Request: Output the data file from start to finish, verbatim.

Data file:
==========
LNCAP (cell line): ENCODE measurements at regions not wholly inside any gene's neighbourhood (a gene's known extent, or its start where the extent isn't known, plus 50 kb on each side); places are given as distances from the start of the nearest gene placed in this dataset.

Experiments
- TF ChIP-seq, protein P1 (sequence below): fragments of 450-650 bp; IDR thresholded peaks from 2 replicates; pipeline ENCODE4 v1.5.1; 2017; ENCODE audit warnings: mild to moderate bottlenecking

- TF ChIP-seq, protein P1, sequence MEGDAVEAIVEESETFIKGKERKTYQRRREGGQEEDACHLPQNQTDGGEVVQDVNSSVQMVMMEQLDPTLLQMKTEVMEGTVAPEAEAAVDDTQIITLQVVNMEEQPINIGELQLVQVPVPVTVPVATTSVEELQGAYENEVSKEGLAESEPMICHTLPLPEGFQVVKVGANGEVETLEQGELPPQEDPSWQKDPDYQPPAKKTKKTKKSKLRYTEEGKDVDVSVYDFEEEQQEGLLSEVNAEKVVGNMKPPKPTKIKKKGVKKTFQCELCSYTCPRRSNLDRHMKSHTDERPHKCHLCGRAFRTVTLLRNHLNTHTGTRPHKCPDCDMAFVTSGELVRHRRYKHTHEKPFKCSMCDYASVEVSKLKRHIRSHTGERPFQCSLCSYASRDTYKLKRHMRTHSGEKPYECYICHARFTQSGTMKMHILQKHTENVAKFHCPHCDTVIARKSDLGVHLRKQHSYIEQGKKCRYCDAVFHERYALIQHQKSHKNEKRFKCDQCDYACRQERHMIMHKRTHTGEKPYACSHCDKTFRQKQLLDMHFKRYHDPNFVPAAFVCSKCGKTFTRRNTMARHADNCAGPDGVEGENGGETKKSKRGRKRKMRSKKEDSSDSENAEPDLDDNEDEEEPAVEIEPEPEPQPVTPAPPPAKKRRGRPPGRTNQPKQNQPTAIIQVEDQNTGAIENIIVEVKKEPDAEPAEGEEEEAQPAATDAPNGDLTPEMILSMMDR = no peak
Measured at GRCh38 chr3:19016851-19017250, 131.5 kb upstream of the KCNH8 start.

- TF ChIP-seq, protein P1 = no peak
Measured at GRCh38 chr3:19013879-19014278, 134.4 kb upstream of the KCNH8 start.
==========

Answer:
LNCAP (cell line): ENCODE measurements at regions not wholly inside any gene's neighbourhood (a gene's known extent, or its start where the extent isn't known, plus 50 kb on each side); places are given as distances from the start of the nearest gene placed in this dataset.

Experiments
- TF ChIP-seq, protein P1 (sequence below): fragments of 450-650 bp; IDR thresholded peaks from 2 replicates; pipeline ENCODE4 v1.5.1; 2017; ENCODE audit warnings: mild to moderate bottlenecking

- TF ChIP-seq, protein P1, sequence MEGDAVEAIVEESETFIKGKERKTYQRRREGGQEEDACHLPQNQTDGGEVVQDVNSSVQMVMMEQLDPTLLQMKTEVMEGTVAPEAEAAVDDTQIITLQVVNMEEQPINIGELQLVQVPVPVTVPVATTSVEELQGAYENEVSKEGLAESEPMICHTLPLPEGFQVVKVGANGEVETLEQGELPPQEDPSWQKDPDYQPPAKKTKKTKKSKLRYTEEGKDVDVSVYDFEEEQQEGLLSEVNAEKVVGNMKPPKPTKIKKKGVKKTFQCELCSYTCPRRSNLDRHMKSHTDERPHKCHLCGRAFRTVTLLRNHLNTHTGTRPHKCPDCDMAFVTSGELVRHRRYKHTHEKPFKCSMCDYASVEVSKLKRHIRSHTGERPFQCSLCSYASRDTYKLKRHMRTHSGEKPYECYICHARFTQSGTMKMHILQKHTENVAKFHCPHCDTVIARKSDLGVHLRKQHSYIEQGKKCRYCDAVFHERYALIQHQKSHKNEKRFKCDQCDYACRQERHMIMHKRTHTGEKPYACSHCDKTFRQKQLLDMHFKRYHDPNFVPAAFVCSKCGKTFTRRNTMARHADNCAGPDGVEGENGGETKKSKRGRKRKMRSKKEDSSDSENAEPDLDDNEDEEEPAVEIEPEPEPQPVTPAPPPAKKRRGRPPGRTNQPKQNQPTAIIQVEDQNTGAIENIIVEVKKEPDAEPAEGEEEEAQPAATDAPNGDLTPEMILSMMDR = no peak
Measured at GRCh38 chr3:19016851-19017250, 131.5 kb upstream of the KCNH8 start.

- TF ChIP-seq, protein P1 = no peak
Measured at GRCh38 chr3:19013879-19014278, 134.4 kb upstream of the KCNH8 start.